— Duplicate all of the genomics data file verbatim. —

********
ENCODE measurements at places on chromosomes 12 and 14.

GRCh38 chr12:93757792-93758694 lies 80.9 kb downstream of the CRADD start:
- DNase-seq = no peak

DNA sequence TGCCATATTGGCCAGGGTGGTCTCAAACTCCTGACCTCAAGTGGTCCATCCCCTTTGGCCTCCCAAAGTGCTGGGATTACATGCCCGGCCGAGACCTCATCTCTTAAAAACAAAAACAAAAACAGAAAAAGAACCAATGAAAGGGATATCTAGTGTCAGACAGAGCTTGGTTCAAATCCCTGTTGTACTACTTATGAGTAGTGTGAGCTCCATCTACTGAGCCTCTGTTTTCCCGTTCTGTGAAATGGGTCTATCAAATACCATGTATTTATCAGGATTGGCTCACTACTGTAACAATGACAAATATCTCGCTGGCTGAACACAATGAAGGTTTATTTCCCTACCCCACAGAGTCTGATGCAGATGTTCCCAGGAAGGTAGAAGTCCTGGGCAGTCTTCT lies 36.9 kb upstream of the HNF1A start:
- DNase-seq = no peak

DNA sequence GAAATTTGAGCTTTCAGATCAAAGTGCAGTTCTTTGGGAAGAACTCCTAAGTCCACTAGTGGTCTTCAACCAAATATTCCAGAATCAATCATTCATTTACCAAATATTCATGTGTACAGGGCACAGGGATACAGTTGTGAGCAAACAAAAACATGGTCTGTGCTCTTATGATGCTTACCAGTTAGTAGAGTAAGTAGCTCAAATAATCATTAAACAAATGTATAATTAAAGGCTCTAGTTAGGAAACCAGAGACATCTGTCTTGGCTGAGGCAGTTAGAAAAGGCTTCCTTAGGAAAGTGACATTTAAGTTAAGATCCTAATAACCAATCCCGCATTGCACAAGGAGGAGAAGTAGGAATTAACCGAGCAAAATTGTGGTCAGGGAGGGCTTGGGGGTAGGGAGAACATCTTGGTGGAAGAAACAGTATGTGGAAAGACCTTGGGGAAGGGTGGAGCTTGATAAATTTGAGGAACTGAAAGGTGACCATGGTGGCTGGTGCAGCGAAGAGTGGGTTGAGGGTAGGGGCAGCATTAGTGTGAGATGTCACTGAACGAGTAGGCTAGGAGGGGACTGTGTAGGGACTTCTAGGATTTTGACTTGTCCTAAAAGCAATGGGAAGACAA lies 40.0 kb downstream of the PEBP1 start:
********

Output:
ENCODE measurements at places on chromosomes 12 and 14.

GRCh38 chr12:93757792-93758694 lies 80.9 kb downstream of the CRADD start:
- DNase-seq = no peak

DNA sequence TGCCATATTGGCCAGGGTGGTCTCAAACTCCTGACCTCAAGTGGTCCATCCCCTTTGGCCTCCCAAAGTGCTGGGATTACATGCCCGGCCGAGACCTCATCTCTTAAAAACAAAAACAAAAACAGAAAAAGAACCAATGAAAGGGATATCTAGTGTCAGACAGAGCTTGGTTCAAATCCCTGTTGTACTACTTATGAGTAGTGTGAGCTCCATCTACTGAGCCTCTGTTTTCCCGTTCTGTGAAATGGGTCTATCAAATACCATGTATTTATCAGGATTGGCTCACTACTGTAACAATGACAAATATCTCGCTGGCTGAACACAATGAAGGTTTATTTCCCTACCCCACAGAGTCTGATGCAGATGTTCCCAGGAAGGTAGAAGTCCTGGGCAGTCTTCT lies 36.9 kb upstream of the HNF1A start:
- DNase-seq = no peak

DNA sequence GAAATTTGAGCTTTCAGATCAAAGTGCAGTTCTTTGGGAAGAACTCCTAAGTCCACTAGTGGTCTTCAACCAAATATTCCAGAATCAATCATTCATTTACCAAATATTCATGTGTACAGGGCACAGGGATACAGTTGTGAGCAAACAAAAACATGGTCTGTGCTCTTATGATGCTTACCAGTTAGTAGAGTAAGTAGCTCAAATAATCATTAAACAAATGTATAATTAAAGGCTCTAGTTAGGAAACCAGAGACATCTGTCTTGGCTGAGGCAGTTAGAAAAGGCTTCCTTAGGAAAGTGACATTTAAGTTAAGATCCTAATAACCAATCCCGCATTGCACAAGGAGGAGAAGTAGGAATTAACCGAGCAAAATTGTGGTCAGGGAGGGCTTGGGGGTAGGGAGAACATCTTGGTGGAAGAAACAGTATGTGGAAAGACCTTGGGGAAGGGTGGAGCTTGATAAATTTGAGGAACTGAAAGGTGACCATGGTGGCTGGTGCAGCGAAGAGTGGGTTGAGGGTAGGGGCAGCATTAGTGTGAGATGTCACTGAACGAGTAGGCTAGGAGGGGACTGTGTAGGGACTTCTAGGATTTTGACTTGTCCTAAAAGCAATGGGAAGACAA lies 40.0 kb downstream of the PEBP1 start: